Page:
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I'm confused about the NETWORK SERVICE account (group?) works on network shares:

On one hand, NETWORK SERVICE is generally described as an account that's local to a given machine. (See, e.g., here on serverfault or in Microsoft's Access Control in IIS 6.0 document.) So it's not a domain-wide account. And, for instance, if a process running under NETWORK SERVICE on SERVERA tries to request a resource on SERVERB, the authentication won't be under some hypothetical MYDOMAIN\NETWORK SERVICE, but rather under MYDOMAIN\SERVERA$. (The latter is known as SERVERA's "computer account".)

On the other hand, I've noticed I can go to a remote file share where I have admin rights, and set permissions on a particular directory for NETWORK SERVICE. (e.g. I can go to \\MYSHARE in Windows Explorer, right-click one of the directories, go to Security > Edit > Add, type "NETWORK SERVICE" in the "Enter the object names to select" box and click OK. Now I have a new NETWORK SERVICE entry in the list of "Group or user names", and I can change the permissions for it, just like I might change permissions for the "Users" group.)

If NETWORK SERVICE is strictly a machine-by-machine account, I don't understand what is supposed to happen when I create a set of permissions for NETWORK SERVICE on a remote share. Does that entry refer to NETWORK SERVICE on one particular (unspecified) machine? To judge by the icon, the permissions are technically for a NETWORK SERVICE group, rather than than a NETWORK SERVICE user. But I can't seem to find any documentation for a NETWORK SERVICE group or how it might work compared to a regular domain group.

My only guess so far is that, if you grant access to the NETWORK SERVICE group (assuming there is such a thing), this amounts to granting access to all the "computer accounts" on the whole domain. (That is, giving permissions to NETWORK SERVICE on a central file server would be the same as giving permissions to MYDOMAIN\SERVERA$, MYDOMAIN\SERVERB$, MYDOMAIN\SERVERC$, ..., MYDOMAIN\MYLASTSERVER$.)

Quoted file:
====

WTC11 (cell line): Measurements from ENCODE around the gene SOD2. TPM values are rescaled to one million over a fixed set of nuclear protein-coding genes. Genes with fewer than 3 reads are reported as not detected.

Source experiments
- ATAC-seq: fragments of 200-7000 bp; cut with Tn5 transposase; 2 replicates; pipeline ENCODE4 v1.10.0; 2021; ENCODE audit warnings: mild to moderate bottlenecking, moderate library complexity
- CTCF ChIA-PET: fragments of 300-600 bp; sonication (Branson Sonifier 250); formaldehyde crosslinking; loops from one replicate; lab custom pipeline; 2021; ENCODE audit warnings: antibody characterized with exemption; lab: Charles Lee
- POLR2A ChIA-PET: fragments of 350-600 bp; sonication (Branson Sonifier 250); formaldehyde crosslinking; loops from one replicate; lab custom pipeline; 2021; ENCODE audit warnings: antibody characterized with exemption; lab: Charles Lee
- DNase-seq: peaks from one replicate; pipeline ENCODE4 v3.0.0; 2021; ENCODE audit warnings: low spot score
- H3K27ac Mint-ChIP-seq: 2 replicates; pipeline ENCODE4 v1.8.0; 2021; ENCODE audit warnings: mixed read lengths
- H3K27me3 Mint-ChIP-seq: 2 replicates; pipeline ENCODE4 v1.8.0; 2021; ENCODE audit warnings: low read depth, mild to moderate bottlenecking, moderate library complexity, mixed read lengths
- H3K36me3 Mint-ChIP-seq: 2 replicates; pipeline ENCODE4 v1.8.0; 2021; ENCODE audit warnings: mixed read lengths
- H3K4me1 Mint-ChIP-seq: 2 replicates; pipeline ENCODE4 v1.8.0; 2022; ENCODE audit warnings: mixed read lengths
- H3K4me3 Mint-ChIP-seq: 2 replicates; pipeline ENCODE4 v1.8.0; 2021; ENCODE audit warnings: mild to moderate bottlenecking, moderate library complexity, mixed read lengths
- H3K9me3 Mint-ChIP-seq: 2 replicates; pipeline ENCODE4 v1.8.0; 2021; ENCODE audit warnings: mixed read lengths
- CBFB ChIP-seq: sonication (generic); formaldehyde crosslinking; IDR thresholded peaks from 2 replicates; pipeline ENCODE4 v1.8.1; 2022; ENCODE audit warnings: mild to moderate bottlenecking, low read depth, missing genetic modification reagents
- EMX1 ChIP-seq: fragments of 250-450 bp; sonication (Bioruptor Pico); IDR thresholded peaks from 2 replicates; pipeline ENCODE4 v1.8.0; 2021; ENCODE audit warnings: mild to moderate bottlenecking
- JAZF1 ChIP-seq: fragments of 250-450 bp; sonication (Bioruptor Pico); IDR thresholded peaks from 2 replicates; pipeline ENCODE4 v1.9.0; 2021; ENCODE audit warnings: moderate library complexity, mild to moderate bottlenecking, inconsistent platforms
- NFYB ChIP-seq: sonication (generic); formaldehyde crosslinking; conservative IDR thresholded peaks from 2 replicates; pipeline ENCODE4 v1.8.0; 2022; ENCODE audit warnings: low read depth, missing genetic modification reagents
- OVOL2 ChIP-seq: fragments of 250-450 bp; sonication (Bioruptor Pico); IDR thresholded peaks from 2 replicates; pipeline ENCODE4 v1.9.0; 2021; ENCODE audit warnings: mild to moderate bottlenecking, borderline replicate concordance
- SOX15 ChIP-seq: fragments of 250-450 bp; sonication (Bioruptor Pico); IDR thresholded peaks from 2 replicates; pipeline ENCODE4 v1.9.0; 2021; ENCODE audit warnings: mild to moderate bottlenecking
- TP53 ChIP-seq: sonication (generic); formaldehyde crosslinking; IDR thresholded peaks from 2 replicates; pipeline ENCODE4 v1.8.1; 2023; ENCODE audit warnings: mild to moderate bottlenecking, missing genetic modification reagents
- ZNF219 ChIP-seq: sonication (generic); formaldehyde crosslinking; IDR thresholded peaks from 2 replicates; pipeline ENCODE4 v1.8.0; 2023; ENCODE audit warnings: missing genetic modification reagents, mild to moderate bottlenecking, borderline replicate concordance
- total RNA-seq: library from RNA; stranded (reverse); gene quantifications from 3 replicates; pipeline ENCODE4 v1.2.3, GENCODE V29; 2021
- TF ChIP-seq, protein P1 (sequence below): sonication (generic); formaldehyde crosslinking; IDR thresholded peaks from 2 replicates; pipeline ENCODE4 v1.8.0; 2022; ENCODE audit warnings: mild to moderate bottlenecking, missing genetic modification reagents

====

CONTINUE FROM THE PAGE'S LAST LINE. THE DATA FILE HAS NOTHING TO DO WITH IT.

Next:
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I don't see an actual Question anywhere in there.. Perhaps it would help to explain exactly what you're trying to accomplish? –  Chris S Mar 23 '13 at 5:08
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The title of the post is the question. But to to more specific, there's this thing that is possible (give permissions for something to NETWORK SERVICE), and the question is what that does, given that NETWORK SERVICE is a special account. I didn't have something in particular I was trying to accomplish; I was just curious if it might help me accomplish something in the future. –  Chris Mar 24 '13 at 18:29
    
Ah; well that does make the situation more clear. Have a +1 –  Chris S Mar 24 '13 at 21:47
    
Just because you can do something, it does not logically follow that it is ever useful to do so. (Although in this particular example, there may be a few edge cases.) –  Harry Johnston Apr 12 '13 at 5:54

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up vote 6 down vote accepted

NETWORK SERVICE is a well known account. It has the same SID on every machine. You are correct that NETWORK SERVICE on MachineA will not authenticate as NETWORK SERVICE on MachineB. It's not a group, it is an account.

It's very rare that you would be setting NETWORK SERVICE permission (share or NTFS) on a share. This would only be necessary if a service on the local machine, running under the credentials of NETWORK SERVICE, was trying to connect to that share on the local host.

When a service logging on as NETWORK SERVICE tries to connect to a remote machine the credentials of the local machine will be used. So if a service is running on MachineA in the domain example.com then that service would connect to MachineB as Machine@example.com (or example\MachineA if you like NetBIOS style names).

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To give an example that's hopefully correct: Say I'm on MYDOMAIN\MachineA and I navigate to \\MyFileServer\MyShare using Windows Explorer. Initially MyShare is read-only for everyone except Administrator. From MachineA I change the permissions of MyShare, granting write access to NETWORK SERVICE. What this actually does is give write permissions to the MYDOMAIN\MachineA$ account. Therefore, MachineA's NETWORK SERVICE can write to MyShare, but MachineB's (or MachineC's or ...) NETWORK SERVICE account can't write to MyShare. –  Chris Apr 9 '13 at 19:14
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@Chris: no, that's not right. There's only one NETWORK SERVICE, not one per machine, and it is only valid locally. If you grant access to NETWORK SERVICE on \\MyFileServer\MyShare, that will allow services running on MyFileServer in the NETWORK SERVICE context to access the share. It will not give access to services running on any other machine on the network. It does not matter which machine you use to change the permissions. To give access to services on MachineA, select MYDOMAIN\MachineA$. In the GUI, use the Object Types option to allow you to select a computer account. –  Harry Johnston Apr 12 '13 at 6:14
    
@HarryJohnston Nice clarification that the access would be granted to NETWORK SERVICE contexts on MyFileServer, rather than NETWORK SERVICE contexts on MachineA. (And also that it doesn't matter from which machine you set the permissions.) Thanks. –  Chris Apr 17 '13 at 19:41

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